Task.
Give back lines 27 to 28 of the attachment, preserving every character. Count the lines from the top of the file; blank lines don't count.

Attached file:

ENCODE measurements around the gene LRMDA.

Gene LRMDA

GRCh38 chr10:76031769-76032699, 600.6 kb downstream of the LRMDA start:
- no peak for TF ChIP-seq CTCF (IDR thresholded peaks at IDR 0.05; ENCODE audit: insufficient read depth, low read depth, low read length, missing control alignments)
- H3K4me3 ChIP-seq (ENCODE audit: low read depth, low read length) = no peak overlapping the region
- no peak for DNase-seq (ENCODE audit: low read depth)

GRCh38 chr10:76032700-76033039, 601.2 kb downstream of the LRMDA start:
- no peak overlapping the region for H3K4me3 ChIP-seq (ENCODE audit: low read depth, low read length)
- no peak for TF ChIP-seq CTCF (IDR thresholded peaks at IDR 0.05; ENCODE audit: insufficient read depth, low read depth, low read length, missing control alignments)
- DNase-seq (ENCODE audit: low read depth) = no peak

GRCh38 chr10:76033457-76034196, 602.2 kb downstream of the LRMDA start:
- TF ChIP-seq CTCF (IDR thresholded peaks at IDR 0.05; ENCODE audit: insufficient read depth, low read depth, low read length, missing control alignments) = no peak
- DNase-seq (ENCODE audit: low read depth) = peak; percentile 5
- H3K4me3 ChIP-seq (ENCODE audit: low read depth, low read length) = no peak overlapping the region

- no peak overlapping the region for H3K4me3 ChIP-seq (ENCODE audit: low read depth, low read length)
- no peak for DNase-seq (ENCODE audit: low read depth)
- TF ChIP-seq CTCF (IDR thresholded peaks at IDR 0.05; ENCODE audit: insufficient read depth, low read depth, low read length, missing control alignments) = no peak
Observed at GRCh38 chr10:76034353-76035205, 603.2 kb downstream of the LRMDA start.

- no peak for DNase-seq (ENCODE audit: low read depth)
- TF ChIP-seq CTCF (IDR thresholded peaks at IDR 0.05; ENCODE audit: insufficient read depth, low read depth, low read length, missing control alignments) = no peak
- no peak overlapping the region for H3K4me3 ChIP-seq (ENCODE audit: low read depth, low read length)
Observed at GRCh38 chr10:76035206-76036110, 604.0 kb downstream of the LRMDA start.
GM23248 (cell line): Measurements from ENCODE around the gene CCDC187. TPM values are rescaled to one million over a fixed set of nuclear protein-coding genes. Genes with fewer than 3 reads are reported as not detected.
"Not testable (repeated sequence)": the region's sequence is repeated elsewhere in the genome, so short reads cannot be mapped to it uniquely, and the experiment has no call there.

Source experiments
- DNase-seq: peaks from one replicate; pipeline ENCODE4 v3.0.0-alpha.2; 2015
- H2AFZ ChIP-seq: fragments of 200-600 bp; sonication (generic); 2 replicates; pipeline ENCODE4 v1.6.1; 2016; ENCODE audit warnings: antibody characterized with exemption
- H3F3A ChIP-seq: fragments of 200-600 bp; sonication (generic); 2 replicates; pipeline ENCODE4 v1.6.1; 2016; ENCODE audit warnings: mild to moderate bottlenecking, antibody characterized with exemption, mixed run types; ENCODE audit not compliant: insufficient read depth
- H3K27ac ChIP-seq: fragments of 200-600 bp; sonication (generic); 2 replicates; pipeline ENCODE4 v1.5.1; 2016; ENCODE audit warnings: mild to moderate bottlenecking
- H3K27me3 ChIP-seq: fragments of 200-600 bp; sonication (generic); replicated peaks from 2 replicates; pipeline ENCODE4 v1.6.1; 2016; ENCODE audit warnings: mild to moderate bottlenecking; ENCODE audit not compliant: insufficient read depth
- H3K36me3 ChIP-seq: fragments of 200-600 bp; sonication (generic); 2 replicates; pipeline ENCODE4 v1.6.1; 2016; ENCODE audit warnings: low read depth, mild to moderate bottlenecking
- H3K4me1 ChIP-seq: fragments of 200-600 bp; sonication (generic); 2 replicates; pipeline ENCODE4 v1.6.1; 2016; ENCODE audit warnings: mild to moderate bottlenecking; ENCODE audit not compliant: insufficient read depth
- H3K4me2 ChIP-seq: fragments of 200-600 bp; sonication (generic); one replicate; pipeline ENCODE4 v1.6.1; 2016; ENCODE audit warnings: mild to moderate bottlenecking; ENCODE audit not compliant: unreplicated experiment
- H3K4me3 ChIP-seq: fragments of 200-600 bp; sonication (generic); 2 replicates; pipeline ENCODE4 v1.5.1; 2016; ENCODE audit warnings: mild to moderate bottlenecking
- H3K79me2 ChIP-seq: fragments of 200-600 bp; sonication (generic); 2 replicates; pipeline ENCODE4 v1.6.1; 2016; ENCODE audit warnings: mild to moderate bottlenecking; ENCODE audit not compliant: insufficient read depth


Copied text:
- H2AFZ ChIP-seq: fragments of 200-600 bp; sonication (generic); 2 replicates; pipeline ENCODE4 v1.6.1; 2016; ENCODE audit warnings: antibody characterized with exemption
- H3F3A ChIP-seq: fragments of 200-600 bp; sonication (generic); 2 replicates; pipeline ENCODE4 v1.6.1; 2016; ENCODE audit warnings: mild to moderate bottlenecking, antibody characterized with exemption, mixed run types; ENCODE audit not compliant: insufficient read depth